Boucaux won his case and was awarded back wages for the period of his work in France. Later that year, the national legislature passed a law to clarify some of the issues raised by the case, without totally abolishing slavery in France. The law was implemented with regulations requiring the registration of slaves. The legislature allowed masters to have colonial slaves live and train in a "useful trade" in France for up to three years, without losing the ability to return such slaves to servitude in the colonies. Other cases followed.[22]

See also[edit]


  1. ^ Usherwood, Stephen. (1981) The Black Must Be Discharged - The Abolitionists' Debt to Lord Mansfield History Today Volume: 31 Issue: 3. 1981.
  2. ^ Receiver-General for the Eastern Middle District of British North America; born in the Orkney Islands in 1725, he had emigrated to Virginia in 1741. His name is spelt in various ways, as was then common.
  3. ^ Trade in serfs had been condemned by the Council of London in 1102
  4. ^ Letter to the London General Evening Post of 21–23 June 1772, headed by the following. "To the Editor of the general evening post. SIR, The following is as correctly my Lord M——d's Speech on the Negro Cause, as my memory, assisted by some notes, could make it: it begins after the stating of the return. Your's, & c. A CONSTANT READER." The letter is somewhat at variance with other sources reporting on the words of the Mansfield Decision (including the citation in the previous section of this article). Such inconsistencies may be related to the enthusiasm which abolitionists propagated the decision, and the spin which they sought to put on it in relation to their campaign. See, Slavery in England and the Law
  5. ^ For example, Jerome Nadelhaft, The Somersett Case and Slavery: Myth, Reality and Representation; Edward Fiddes, "Lord Mansfield and the Sommersett Case" (1934) 50 Law Quarterly Review 499; James Oldham, 'New Light on Mansfield and Slavery' (1988) 27 Journal of British Studies 45.
  6. ^ fullest version in Howell's State Trials vol. 20, pp. 1-82; full decision and summary of arguments in English Reports vol. 98, pp. 499-510.
  7. ^ Unreported.
  8. ^ (1749) Amb 75, 27 ER 47.
  9. ^ a b (1827) 2 Hag Adm 94.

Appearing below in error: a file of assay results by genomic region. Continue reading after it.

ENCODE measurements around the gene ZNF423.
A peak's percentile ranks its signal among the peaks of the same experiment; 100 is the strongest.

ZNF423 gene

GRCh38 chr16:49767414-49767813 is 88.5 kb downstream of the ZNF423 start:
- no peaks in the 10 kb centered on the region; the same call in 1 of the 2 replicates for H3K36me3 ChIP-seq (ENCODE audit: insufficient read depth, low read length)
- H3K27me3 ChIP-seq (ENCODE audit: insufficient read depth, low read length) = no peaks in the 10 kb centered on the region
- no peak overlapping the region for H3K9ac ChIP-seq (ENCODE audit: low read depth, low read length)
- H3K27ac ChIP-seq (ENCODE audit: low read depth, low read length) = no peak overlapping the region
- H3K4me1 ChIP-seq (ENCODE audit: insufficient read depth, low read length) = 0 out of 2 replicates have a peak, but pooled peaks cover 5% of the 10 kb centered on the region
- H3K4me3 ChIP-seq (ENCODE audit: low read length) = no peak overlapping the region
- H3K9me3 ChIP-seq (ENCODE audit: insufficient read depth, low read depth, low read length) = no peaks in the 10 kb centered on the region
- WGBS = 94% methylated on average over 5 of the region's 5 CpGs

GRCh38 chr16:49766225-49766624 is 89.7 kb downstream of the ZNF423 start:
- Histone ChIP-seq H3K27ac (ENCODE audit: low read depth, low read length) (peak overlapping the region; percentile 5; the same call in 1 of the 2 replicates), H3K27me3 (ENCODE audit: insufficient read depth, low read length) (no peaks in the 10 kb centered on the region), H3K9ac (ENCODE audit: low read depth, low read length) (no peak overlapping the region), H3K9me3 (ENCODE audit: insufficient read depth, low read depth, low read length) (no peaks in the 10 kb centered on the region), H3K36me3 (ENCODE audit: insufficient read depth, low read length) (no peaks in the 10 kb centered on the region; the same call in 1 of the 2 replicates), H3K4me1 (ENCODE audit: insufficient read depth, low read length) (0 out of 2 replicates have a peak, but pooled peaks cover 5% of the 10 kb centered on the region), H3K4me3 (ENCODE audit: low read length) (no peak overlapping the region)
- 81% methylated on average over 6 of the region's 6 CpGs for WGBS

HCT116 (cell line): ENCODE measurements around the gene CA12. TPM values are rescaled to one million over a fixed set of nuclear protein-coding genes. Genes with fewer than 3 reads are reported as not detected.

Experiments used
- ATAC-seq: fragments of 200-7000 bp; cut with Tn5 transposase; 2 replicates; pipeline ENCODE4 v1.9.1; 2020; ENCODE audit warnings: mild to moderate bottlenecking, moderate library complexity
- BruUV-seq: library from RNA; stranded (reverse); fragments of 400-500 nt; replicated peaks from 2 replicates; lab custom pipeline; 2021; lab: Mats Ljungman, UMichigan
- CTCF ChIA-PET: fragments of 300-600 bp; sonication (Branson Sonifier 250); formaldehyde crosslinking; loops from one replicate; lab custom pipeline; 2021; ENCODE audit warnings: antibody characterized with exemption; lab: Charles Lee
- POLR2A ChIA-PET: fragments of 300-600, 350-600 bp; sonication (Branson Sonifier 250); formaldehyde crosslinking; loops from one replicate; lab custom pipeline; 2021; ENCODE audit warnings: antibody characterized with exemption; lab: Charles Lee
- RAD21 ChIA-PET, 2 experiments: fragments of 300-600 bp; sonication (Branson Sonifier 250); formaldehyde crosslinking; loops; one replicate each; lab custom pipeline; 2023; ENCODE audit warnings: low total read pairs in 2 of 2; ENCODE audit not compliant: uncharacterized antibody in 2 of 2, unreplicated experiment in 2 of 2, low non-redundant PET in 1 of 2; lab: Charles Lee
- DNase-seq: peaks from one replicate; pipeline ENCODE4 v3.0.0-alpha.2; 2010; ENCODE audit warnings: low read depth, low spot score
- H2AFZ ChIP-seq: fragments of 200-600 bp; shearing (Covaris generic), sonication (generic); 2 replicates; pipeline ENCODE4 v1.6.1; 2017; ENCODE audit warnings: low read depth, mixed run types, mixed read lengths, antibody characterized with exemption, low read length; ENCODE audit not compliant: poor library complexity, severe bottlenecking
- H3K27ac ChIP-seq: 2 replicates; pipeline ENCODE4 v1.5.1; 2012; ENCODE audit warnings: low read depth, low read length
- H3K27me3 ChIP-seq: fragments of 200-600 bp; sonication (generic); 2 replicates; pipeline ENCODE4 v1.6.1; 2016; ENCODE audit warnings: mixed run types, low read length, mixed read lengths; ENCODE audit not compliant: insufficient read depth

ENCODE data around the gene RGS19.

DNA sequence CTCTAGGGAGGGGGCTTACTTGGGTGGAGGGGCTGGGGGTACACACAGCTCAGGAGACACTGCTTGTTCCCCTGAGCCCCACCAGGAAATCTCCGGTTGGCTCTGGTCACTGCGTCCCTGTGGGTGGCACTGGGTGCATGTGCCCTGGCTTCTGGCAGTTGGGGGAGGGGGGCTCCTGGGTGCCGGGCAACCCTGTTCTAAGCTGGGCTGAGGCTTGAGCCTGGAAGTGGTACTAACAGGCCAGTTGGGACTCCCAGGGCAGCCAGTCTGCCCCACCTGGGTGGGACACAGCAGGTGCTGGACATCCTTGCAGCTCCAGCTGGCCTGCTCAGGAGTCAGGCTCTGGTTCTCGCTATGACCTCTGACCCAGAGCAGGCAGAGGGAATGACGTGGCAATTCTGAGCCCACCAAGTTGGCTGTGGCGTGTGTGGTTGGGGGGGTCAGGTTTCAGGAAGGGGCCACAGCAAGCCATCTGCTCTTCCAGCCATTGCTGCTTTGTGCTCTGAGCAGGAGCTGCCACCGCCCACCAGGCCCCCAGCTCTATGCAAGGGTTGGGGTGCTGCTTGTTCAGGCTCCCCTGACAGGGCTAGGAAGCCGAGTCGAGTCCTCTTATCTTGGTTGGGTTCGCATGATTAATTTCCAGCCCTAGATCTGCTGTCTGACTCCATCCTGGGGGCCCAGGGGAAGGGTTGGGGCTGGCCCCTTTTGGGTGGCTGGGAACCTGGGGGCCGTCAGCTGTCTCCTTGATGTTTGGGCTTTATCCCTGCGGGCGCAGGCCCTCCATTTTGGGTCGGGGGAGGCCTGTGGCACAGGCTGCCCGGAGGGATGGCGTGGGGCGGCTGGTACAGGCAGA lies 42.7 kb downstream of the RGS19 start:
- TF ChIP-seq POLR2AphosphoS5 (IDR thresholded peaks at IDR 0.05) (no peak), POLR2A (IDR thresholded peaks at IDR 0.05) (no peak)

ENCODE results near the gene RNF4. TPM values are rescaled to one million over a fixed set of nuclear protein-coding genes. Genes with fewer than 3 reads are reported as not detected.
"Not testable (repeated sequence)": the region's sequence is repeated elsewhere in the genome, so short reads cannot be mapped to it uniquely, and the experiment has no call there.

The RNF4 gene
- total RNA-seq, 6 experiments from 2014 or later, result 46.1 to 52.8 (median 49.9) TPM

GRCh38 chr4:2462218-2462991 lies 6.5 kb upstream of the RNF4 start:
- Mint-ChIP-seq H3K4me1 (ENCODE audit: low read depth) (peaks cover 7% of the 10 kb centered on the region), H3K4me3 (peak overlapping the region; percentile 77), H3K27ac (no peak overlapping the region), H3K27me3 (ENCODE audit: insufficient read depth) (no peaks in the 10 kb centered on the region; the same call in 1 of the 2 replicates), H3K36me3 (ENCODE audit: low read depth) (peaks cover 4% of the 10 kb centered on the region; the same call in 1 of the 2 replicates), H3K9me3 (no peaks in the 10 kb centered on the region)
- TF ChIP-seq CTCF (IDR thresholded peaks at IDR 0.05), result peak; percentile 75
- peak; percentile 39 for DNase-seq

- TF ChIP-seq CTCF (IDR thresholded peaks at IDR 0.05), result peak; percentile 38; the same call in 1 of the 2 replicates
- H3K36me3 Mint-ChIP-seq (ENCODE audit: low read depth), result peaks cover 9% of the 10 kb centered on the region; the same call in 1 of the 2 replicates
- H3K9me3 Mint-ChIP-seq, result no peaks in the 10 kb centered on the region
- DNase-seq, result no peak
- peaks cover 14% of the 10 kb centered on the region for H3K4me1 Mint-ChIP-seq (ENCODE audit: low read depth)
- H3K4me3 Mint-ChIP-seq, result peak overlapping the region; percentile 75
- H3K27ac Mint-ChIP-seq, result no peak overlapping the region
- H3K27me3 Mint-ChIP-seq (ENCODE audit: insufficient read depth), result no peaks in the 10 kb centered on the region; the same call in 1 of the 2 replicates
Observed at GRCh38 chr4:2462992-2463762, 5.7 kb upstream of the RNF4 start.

10. ^ (1824) 2 B&C 448.
  11. ^ "The National Archives - Exhibitions - Black presence - rights". The National Archives. Retrieved 25 April 2009. 
  12. ^ e.g. R v Stapylton (unreported).
  13. ^ Peter P. Hinks, John R. McKivigan, R. Owen Williams (2007) Encyclopedia of antislavery and abolition p.643. Greenwood Publishing Group, 2007
  14. ^ a b Wiecek, William M. "Somerset: Lord Mansfield and the Legitimacy of Slavery in the Anglo-American World", University of Chicago Law Review, Vol. 42, No. 1 (Autumn 1974), pp. 86–146 (via JSTOR- subscription)
  15. ^ Blumrosen, Alfred W., Blumrosen, Ruth G. Slave nation: how slavery united the colonies and sparked the American Revolution. Sourcebooks, 2005
  16. ^ "Constitution of Vermont (1777)". Chapter I, Article I: State of Vermont. 1777. Retrieved 12 February 2014. 
  17. ^ A Leon Higginbotham, Jr., In the Matter of Color: Race & the American Legal Process, Oxford University Press, 1978. p.310.
  18. ^ A. Leon Higginbotham, In the matter of color: race and the American legal process (1980) p. 91
  19. ^ Higginbotham, p.310.
  20. ^ Harper, Douglass. "Slavery in Massachusetts". Slavery in the North. Retrieved 2007-06-10. 
  21. ^ Harper, Douglass. Emancipation in Massachusetts Slavery in the North. Retrieved 2010-05-22
  22. ^ There is an extended account of the case in Chapter 2 of Peabody, Sue, There Are No Slaves in France: The Political Culture of Race and Slavery in the Ancien Régime, Oxford University Press US, 2002, ISBN 0-19-515866-0, ISBN 978-0-19-515866-3, google books


  • Jerome Nadelhaft. "The Somersett Case and Slavery: Myth, Reality, and Repercussions," Journal of Negro History, Vol. 51, No. 3 (July 1966), pp. 193–208 online at JSTOR
  • Steven M. Wise "Though The Heavens May Fall: The Landmark Trial That Led To The End Of Human Slavery (2005) ISBN 0-7382-0695-4
  • Mark S. Weiner, "New Biographical Evidence on Somerset's Case," Slavery and Abolition, Vol. 23, No. 1 (April 2002), 121-36.
  • Blumrosen, Alfred W., Blumrosen, Ruth G. Slave nation: how slavery united the colonies and sparked the American Revolution. Sourcebooks, 2005.

External links[edit]